Throughout the week that the ‘Chicago 8’ was site-seeing and serving, the students made entries in a group journal about their experiences. While reading over the entries there were many comments that I had to share about what this kind of trip meant to them and how close they became as friends!
The very first statement in the book reads “One of the key concepts I have noticed on this trip is the idea of community. We haven’t even started to work with Habitat for Humanity yet, but we have already witnessed the strength of character in this city.”
This comment is in reference to the woman who we refer to as the ‘Saint of the Shedd’. On our first day in the city, we had made a 40 minute walk from Navy Pier to the Shedd Aquarium along the lake and had already seen a really beautiful view of what Chicago is; little did the students know how much more beautiful it would turn out to be. When we reached the Aquarium we noticed that there was a very long line and so we took our place and began to chat as a group. After about 20 more minutes of waiting and chatting about numerous things, a staff member from the Shedd Aquarium had said aloud to a group of people just ahead of us and all behind that we’d be moving to another part of the building for a shorter line. This already gave us excitement that we’d get inside even sooner than expected.
Once we arrived to the other side of the building I had approached another staff member to inquire about a group rate for college students from out-of-state. When discussing some options a woman who had been standing alone in front of us for the last half hour told us that she’d be happy to make up the difference for us to get a group rate. This already was a wonderful act of kindness and we expressed our thanks to her. We were considering our options with our budget and decided we’d just purchase the general admission because the next package would cost more than $20 more per person. When I turned around to move further in the line the woman had approached me again handing over a $100 bill asking if that would be enough.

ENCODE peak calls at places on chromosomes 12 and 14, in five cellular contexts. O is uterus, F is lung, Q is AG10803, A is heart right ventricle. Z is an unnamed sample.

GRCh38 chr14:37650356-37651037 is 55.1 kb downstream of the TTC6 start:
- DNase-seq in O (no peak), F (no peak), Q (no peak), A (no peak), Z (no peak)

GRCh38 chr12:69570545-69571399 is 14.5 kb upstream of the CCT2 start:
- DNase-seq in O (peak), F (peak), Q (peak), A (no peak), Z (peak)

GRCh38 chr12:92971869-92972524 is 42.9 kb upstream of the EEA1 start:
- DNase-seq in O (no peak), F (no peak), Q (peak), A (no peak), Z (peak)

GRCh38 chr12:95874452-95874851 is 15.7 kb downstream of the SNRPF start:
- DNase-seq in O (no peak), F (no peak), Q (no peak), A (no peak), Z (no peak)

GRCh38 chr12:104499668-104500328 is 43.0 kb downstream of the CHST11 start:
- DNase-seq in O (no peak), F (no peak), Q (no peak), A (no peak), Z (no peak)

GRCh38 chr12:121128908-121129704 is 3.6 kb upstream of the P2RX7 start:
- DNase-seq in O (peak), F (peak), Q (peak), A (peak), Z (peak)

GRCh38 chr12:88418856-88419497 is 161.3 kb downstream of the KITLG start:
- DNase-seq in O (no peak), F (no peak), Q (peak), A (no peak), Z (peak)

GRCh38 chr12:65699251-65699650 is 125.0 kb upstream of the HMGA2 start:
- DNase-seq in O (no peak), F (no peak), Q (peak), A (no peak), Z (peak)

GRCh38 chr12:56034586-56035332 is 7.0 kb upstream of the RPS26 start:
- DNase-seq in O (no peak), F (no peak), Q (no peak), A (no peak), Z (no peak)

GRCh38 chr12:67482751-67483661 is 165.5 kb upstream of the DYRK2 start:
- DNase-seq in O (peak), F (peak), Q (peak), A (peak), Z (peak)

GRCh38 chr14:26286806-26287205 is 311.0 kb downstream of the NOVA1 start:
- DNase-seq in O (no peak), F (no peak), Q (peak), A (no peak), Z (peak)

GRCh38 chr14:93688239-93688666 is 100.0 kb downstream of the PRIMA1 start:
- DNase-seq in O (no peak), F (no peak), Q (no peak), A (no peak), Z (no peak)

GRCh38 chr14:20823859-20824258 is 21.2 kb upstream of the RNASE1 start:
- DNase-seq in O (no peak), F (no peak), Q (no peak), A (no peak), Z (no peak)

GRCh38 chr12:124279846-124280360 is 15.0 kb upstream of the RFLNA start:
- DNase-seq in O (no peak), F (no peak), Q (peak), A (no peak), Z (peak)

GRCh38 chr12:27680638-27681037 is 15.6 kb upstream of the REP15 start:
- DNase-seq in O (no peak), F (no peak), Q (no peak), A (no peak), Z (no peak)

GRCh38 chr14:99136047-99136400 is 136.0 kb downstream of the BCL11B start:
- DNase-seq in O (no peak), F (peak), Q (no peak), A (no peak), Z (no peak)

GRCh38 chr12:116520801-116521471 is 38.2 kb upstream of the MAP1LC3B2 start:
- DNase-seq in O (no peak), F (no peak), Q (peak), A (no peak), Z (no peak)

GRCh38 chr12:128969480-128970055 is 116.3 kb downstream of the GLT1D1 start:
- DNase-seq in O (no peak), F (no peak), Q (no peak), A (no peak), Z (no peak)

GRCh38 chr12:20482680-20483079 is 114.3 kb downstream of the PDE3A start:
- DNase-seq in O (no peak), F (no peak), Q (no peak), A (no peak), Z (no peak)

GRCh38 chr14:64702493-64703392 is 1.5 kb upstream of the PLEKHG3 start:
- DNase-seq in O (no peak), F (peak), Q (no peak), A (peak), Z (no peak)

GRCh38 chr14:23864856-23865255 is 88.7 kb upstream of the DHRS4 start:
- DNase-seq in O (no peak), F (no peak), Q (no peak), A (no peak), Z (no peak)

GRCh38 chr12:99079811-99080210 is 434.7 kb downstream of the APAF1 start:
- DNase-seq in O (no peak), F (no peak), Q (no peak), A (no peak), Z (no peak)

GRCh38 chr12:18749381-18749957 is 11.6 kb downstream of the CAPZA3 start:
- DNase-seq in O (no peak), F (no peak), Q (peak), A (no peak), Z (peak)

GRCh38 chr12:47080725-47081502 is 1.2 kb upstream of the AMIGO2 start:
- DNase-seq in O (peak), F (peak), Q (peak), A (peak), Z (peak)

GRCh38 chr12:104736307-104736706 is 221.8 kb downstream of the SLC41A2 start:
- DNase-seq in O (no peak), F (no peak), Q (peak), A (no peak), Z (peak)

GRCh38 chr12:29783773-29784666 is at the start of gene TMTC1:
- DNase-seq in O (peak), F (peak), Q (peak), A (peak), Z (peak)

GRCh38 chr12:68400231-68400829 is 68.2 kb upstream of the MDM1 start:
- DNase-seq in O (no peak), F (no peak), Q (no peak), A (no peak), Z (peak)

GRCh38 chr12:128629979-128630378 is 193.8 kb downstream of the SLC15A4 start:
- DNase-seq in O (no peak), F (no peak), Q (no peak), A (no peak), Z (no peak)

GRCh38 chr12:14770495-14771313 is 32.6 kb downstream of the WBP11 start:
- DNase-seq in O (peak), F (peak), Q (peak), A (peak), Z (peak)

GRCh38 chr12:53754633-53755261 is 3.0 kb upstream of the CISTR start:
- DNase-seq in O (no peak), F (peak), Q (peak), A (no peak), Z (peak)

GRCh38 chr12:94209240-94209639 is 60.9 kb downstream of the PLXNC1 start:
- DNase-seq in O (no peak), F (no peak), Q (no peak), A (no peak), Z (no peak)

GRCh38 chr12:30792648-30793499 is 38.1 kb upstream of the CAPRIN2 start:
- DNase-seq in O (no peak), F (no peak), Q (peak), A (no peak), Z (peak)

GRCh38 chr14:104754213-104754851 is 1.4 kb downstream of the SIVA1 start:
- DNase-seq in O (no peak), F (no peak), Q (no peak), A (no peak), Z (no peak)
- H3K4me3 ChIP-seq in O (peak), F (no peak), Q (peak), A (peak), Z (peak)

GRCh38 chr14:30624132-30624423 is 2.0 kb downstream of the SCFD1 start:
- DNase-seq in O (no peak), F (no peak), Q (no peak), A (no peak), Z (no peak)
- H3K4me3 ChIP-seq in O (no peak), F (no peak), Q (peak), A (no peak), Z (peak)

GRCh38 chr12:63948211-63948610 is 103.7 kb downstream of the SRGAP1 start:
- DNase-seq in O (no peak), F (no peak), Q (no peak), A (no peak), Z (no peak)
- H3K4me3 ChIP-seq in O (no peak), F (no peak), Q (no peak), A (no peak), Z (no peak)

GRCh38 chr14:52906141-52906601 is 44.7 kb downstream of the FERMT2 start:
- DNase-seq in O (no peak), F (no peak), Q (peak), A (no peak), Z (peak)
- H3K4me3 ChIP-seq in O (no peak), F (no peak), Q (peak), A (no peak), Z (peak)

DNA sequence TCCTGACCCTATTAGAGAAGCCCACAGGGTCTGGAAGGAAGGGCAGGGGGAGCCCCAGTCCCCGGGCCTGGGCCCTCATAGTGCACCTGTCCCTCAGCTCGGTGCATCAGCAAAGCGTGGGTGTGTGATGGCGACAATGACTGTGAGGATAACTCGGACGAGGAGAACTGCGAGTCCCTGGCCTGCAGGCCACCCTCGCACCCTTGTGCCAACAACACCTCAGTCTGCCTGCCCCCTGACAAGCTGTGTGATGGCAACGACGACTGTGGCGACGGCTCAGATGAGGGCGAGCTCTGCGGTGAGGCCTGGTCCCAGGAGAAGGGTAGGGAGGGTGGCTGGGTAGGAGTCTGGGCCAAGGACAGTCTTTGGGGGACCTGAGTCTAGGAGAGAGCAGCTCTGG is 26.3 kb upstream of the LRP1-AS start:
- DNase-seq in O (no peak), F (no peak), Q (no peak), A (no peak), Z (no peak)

The entire group of us was in complete disbelief. We looked at the woman, at each other as a group, and then told the woman ‘you’re so kind, and this is very sweet of you but this really isn’t necessary’. How does one respond to something as generous as this? She insisted that we accept it and her following statement had really resonated with the us. ‘I wish someone had done this for me when I was a student’.
Before we knew it she had taken a phone call while Julie and I discussed our budget and realized that it would cover the difference. In the immediate feeling of wanting to return the gratitude, Julie had suggested we grant the ‘Saint of the Shedd’ with a Heideberg Service Pin. When given a chance to speak again with the woman we gave her one of the pins as I explained what this little emblem means to the Heidelberg community. It represents a commitment of service. All students, faculty, staff, alumni and friends are encouraged to commit to ten hours of service in their community.
This woman had certainly done a service to our group and as a new friend to our community we were happy to present her with a pin. She taught us all that day to Pay It Forward.
“I really did not know anyone very well before coming on this trip, but I feel like I will leave this trip with even more friends at Heidelberg.”
I believe as an adviser on this trip that everyone gained a new friend during this week of service. Bonds were created and continued to grow throughout the week as we played games and just talked throughout the week. We helped each other learn about ourselves as individuals and as a group and it really helped everyone feel like a family before the end of the trip.
“After painting multiple rooms, carrying bags of concrete mix and insulation, digging and raking mud, and cleaning out paint brushed in the freezing cold, I realize that I actually did a lot for this family that will move in but also I am happy that we were able to help the guys that work there on the job every day because after meeting them I am really happy that we were able to work with them.”
The people we worked with and had the opportunity to meet throughout our week really helped build the week into what it was. Between the Saint, the construction team on-site, the Affiliate’s team, and the First Reformed Church, these students really were able to appreciate the accommodations and love that was shared throughout the week.
“…I do know that the hole to China will soon become a sidewalk that will bring a mother and daughter one step closer to calling the house a home.”
“… It definitely changed my life and changed my perspective on a lot of things. Yes, some of this work was hard, tiring, and boring but there is nothing that I would change about this trip.”
- Siobhan, Chicago
It was such a great trip to Chicago. We’re heading back to Tiffin today with great memories and having made a great impact on a Habitat house with a new group of friends. I am so proud of everyone this week and cannot wait to see how they put their experiences to use in Tiffin.